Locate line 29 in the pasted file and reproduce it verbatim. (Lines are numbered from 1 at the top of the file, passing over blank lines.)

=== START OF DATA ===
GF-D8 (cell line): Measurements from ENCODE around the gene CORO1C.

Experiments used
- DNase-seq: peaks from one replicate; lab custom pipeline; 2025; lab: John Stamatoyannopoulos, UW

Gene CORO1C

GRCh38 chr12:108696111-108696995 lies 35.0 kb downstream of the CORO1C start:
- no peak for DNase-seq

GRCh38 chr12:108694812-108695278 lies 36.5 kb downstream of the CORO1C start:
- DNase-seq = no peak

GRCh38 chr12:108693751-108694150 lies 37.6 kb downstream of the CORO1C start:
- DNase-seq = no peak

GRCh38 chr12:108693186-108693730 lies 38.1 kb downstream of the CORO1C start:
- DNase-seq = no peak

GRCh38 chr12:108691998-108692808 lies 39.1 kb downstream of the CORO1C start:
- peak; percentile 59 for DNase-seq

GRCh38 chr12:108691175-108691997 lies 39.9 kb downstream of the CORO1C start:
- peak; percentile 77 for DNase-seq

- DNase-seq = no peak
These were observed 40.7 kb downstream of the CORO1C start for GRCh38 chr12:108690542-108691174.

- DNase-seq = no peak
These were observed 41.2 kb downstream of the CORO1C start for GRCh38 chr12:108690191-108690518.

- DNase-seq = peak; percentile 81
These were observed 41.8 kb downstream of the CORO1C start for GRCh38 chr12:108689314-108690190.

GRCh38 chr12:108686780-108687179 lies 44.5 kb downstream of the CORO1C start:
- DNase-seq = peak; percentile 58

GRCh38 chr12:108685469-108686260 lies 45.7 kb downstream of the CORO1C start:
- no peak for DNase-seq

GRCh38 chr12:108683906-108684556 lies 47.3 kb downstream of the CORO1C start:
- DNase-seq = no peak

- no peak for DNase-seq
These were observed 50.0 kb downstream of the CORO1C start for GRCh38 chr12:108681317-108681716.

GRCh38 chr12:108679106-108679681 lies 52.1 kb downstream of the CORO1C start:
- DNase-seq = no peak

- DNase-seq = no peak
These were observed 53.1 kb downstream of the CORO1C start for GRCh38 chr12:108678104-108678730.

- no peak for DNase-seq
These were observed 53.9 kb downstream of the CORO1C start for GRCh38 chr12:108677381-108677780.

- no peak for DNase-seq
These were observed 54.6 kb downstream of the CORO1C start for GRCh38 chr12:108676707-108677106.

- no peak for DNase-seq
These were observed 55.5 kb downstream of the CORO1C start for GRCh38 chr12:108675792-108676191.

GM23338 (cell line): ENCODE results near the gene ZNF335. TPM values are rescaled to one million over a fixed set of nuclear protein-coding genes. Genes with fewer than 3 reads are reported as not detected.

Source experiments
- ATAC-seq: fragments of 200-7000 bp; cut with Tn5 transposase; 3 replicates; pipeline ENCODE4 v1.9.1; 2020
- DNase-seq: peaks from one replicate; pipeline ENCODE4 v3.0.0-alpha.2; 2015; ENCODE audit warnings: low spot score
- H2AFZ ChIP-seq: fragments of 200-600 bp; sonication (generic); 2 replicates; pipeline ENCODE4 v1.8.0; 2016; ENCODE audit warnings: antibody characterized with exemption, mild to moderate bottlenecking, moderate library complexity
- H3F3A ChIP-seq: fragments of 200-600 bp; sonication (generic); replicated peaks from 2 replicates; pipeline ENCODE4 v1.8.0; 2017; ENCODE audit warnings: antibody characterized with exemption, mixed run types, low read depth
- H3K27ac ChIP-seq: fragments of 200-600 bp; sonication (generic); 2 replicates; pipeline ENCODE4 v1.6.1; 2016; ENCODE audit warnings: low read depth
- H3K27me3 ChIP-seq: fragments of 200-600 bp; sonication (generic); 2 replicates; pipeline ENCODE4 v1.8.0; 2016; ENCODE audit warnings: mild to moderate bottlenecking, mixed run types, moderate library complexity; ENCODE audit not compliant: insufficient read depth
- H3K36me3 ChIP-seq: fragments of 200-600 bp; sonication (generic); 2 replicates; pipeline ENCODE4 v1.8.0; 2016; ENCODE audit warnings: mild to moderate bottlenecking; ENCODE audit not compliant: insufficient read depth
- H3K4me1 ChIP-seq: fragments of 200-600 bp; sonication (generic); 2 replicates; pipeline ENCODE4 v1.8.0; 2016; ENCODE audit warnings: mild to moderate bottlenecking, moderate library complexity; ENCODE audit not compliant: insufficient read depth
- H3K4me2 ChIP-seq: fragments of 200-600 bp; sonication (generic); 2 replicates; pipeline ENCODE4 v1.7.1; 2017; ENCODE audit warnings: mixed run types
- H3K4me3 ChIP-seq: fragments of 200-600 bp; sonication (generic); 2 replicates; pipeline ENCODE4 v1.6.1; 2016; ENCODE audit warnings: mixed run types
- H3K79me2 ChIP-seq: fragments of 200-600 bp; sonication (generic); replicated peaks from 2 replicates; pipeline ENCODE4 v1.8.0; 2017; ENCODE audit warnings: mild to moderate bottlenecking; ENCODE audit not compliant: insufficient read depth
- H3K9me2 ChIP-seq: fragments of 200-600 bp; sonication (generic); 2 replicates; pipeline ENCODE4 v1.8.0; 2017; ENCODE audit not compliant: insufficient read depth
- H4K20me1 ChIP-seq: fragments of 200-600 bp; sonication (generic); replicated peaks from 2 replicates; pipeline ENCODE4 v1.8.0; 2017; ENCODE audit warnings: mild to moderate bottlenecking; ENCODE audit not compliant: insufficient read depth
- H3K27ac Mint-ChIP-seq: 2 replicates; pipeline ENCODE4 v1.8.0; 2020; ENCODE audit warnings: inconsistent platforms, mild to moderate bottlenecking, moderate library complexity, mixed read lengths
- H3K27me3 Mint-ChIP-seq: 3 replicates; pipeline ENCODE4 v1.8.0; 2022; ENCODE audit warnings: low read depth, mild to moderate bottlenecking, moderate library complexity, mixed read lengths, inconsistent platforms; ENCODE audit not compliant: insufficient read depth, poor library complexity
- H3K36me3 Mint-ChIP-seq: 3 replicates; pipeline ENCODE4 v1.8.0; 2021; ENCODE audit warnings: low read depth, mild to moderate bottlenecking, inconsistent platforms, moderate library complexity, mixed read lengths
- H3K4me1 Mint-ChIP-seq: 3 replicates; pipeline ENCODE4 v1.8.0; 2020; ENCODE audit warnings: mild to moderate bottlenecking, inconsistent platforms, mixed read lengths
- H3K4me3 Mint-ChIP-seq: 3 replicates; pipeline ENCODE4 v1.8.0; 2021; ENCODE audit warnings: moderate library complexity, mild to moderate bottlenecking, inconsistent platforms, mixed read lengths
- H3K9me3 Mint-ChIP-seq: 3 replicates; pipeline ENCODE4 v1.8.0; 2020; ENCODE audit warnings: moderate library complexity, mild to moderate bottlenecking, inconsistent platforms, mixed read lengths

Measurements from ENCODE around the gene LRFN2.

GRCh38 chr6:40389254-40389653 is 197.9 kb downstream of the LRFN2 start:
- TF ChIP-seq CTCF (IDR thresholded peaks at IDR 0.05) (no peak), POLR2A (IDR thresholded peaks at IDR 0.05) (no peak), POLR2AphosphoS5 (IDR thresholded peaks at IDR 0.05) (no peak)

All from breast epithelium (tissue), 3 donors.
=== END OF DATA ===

- no peak for DNase-seq